#parents | #teensvaping | The Weekly | A Teenager’s Breakthrough Gene Therapy for Sickle Cell Disease

Her older sister, Haylee, will start college in Arizona soon. She wants to be a social worker.

For the first time since Helen was a baby, Sheila and Byron say they’re not stressed about their daughter’s health. “It’s a big weight lifted,” Sheila said. “Now I feel comfortable with her leaving for college.”

Since gene therapy is expensive, and there aren’t enough facilities that can successfully treat patients with sickle cell disease, Dr. Orkin says that, before he retires, he hopes to develop a daily pill that can flip the hemoglobin switch the way the genetic treatment did for Helen.

It’s a blood disorder caused by a single mutation in one errant gene that causes blood cells stuffed with hemoglobin to be distorted into sickle shapes. These cells get stuck in blood vessels, causing strokes, organ damage and episodes of agonizing pain — called crises — as muscles are starved of oxygen. The disease can vary in severity, but those with sickle cell may suffer chronic pain, permanent organ damage and frequent infections.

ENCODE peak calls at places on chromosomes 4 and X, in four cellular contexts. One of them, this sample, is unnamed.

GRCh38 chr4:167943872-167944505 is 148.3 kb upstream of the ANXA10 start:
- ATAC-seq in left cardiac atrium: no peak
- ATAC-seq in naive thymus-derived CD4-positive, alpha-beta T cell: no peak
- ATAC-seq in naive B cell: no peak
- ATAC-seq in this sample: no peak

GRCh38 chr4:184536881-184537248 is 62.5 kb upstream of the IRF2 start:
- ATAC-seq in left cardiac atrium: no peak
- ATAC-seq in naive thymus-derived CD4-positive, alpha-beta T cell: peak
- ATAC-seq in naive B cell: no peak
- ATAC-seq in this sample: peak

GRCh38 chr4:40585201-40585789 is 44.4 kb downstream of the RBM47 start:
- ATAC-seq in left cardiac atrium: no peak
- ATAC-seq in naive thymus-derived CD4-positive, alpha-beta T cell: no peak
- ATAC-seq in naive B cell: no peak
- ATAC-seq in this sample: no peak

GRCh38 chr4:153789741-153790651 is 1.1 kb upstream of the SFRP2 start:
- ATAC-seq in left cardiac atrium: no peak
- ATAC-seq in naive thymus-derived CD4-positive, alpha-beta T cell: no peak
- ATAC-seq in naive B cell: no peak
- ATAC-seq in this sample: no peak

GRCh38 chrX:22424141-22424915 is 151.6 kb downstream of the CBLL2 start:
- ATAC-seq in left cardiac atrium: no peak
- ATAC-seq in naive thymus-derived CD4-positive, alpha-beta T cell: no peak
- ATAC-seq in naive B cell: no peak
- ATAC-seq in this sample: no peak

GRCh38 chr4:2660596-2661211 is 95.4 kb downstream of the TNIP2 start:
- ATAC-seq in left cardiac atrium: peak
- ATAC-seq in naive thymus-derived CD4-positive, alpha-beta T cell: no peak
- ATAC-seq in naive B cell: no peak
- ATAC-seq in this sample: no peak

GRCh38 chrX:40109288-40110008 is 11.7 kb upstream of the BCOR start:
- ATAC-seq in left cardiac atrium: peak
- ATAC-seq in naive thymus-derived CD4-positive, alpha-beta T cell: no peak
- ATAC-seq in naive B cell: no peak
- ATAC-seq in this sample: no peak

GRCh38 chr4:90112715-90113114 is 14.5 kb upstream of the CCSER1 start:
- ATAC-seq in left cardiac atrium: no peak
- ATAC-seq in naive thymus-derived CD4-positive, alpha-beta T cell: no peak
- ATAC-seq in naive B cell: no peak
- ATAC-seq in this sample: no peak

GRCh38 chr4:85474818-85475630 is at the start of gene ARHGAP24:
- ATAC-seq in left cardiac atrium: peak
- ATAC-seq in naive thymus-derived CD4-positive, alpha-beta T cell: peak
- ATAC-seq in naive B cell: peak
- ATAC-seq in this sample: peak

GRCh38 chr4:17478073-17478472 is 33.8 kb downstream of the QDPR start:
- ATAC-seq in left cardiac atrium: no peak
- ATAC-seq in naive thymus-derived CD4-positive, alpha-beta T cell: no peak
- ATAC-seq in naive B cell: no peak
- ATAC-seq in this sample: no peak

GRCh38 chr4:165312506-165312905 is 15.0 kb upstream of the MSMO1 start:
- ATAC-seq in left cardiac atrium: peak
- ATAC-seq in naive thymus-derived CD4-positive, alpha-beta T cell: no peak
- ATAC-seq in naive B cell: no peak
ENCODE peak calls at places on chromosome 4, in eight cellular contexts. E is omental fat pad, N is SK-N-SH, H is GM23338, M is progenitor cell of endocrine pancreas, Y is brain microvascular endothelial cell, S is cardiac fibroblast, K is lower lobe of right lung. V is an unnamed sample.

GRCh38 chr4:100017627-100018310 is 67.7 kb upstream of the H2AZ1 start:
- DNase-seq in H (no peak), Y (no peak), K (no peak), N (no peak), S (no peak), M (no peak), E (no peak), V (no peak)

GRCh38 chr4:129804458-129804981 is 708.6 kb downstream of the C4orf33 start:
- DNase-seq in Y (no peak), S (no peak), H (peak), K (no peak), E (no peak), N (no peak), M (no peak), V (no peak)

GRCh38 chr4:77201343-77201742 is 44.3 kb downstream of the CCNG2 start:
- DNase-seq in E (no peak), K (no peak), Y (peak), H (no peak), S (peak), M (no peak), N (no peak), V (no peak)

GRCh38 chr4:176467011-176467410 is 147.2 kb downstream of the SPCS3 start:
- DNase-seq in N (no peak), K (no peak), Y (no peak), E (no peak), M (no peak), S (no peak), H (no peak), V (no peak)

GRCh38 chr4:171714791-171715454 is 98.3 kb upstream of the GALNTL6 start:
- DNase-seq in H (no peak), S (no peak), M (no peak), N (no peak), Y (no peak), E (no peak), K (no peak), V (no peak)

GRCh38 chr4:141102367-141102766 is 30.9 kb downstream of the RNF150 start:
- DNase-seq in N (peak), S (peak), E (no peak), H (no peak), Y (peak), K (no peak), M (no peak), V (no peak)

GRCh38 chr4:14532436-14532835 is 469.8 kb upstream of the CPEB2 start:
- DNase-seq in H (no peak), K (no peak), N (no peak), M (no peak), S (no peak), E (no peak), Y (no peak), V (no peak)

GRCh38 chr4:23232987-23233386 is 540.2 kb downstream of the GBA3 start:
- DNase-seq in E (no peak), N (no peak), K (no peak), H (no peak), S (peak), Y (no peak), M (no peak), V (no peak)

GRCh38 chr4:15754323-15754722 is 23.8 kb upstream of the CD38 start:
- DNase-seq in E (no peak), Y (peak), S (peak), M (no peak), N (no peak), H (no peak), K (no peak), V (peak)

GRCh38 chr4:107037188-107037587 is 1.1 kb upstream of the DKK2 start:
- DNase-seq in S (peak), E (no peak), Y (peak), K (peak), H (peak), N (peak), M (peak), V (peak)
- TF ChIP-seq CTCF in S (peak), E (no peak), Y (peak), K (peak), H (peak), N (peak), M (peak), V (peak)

Worldwide, about 300,000 infants are born with the condition each year. The disorder is most common in sub-Saharan Africa, where an estimated 70 percent of children with sickle cell die before adulthood. Most sickle cell disease carriers have African ancestry, but Hispanics, like Helen, and those with Southern European, Middle Eastern or Asian backgrounds are also affected.

Experts have argued that advances in treatment may have been limited partly because sickle cell disease is concentrated in less affluent minority communities.

The Food and Drug Administration approved two new treatments for sickle cell disease late last year, the first in 20 years. The drugs are revolutionary but wildly expensive. Each treatment is priced at around $100,000 a year and must be taken for life. About 30 more sickle cell drugs are now in late-stage clinical trials. At the moment, the only remedy for sickle cell disease is a dangerous and expensive bone-marrow transplant, an option rarely used.

In a half-dozen clinical trials planned or underway, researchers are testing gene therapy to find a cure for sickle cell disease. Already a handful of the enrolled patients no longer show signs of the disease.

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